Hey Dan, have u been round long enough to know of gorgeous house’s for sale under 200 000€ ? : ) ….

  • linus

    hey dan! i am going to drop over to kuta beach for some surfing at beginning of february. maybe we could talk a little bit on skype? maybe you could give me your skype-nick at lohn-de-mchohn@gmx.li or make a better

    proposal? ;) linus from germany, at the moment in phuket

  • Bigk

    I have a gorgeous house on a hill top in nusa dua for under 200000€.

  • Justine

    Wow!! Great read. I’m headed to Bali soon. Staying in Canggu. I am really drawn to Bali – even considering a move someday. I liked how you described it and compared it to how it made you feel complete. Or a completeness. That’s how I am hoping to feel as well. Any suggestions while I’m there?

  • http://www.tropicalmba.com/ Dan

    nothing in particular, glad to hear about your tip hope you have a blast!

  • Liz

    I was so excited to have read your from San Diego. I too am from San Diego and I’m really wanting to take a trip to Bali for at least a month. I really enjoyed reading your blog. Great tips and maybe I’ll even see you there!! Cheers


  • Steve Ⓥ Graham

    I am moving to either Thailand or Bali within the next 6 months. I am a web developer and entrepreneur. I really need a stable internet connection. Has it improved at all lately. Also, how safe is it there compared to Thailand?

  • http://www.tropicalmba.com/ Dan

    very safe, not sure compared to Thailand… internet remains shakey.

  • Steve Ⓥ Graham

    If I am running a business from Bali/Thailand would it better to register my business in the UK and then do business in B/T from my residence and create contracts with local people as freelancers doing work for my UK company? Or is it better to create a Private LImited Company in B/T and actually employ local people and pay their taxes etc. I think the latter but am not sure of the legalities. For Thailand would I need a Non-Immigrant Visa or a 3 year non immigrant visa ( Business). I am thinking Non-Immigrant as to not draw attention to myself. Basically I am not sure the best way to setup a web business working out of B/T outsourcing for UK companies and using local people.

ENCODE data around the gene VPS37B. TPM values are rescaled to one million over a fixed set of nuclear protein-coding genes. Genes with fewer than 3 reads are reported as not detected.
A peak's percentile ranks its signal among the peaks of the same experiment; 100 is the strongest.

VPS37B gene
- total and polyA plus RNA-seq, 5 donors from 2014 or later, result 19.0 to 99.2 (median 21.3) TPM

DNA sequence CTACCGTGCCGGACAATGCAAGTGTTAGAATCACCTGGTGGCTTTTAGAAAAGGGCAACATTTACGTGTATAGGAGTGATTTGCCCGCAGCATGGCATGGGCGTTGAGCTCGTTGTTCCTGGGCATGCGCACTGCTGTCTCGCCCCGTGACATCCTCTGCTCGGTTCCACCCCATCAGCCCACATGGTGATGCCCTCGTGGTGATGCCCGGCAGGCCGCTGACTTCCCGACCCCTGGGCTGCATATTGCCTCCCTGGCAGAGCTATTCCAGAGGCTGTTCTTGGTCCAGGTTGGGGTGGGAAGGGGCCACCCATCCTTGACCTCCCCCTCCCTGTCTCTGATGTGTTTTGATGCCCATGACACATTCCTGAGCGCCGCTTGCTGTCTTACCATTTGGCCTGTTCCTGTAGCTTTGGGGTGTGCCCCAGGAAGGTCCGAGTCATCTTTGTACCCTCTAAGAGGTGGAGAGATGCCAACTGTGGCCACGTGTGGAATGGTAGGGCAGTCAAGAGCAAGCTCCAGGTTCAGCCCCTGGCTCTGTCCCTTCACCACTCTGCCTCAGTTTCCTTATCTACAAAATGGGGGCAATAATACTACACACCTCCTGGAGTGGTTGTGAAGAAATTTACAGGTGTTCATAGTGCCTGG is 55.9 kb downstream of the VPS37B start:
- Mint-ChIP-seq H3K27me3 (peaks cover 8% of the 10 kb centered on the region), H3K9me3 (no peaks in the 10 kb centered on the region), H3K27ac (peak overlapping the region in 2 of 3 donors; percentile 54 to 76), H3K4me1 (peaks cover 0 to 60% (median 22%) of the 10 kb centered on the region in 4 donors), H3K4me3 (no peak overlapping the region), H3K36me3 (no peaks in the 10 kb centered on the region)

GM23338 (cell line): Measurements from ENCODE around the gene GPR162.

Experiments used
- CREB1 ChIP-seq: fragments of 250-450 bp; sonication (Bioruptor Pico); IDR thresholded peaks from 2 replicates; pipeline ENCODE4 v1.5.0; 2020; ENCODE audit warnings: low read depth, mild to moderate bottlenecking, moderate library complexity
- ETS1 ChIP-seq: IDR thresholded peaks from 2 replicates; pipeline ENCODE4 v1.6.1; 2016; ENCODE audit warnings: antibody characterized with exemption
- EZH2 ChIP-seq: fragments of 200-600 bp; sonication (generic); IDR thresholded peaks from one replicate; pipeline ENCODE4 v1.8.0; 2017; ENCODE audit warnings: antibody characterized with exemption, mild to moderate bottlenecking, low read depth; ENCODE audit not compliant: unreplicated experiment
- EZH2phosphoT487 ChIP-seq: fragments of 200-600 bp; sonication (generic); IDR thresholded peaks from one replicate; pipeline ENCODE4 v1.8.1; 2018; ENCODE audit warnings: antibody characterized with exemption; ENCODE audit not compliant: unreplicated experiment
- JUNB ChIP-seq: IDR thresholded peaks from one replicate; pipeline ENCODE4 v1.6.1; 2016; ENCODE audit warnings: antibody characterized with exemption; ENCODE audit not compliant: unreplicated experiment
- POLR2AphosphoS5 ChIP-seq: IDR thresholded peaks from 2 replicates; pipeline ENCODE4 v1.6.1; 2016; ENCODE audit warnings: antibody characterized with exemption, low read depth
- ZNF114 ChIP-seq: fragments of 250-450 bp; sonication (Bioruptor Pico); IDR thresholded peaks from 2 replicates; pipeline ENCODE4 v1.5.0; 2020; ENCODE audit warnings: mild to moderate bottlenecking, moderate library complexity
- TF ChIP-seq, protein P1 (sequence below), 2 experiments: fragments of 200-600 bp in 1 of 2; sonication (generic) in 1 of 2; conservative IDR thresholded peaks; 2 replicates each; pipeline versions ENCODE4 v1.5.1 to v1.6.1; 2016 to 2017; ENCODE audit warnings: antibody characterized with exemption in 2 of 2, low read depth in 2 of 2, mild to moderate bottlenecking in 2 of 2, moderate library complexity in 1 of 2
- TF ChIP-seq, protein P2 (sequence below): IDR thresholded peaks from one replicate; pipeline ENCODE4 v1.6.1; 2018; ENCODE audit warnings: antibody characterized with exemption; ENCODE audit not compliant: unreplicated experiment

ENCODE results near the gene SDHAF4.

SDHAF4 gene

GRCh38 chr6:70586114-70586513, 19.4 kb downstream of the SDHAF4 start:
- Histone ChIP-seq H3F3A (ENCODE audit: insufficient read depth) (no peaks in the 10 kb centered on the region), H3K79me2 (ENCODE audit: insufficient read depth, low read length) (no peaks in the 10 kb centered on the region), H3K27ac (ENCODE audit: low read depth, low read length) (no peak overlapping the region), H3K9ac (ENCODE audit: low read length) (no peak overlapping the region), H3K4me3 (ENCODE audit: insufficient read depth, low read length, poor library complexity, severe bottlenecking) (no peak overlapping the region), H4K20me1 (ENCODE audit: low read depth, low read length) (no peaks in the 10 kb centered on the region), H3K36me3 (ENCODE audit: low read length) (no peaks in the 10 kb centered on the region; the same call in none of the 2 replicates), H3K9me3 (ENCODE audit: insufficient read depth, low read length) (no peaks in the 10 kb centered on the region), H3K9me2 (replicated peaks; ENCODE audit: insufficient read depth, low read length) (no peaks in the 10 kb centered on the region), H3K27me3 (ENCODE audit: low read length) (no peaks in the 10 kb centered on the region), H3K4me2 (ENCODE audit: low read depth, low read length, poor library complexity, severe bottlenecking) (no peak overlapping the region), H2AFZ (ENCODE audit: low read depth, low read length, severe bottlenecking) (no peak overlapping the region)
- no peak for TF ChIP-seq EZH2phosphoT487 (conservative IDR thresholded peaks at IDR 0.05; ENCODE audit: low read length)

• rebecca

    hi im rebecca from new zealand how do i contact you, us 2 girls are moving too into shortly and need too know how to set ourselves up etc.


  • Backpacker24

    We are heading to Bali for 31 days in July (roundtrip) but want to make our way to the Full Moon Party in Koh Phangan and see a good deal of Thailand (Bangkok, Phuket, Chiang Mai, and any other good locations for that time of the year.

    We were thinking spending our first few days in Bali (as that is where we fly into) then making our way up to Thailand for a little over two weeks and spending our last week back in Bali to fly home. Do you have any recommendations for starting our route after landing in Bali? Maybe making our way up to Bangkok and flying from there back to Bali…..any recommendations of places in Thailand? (Mid-twenties group of 4)

  • http://www.activemigration.com.au Doulene Walker

    Hi Dan,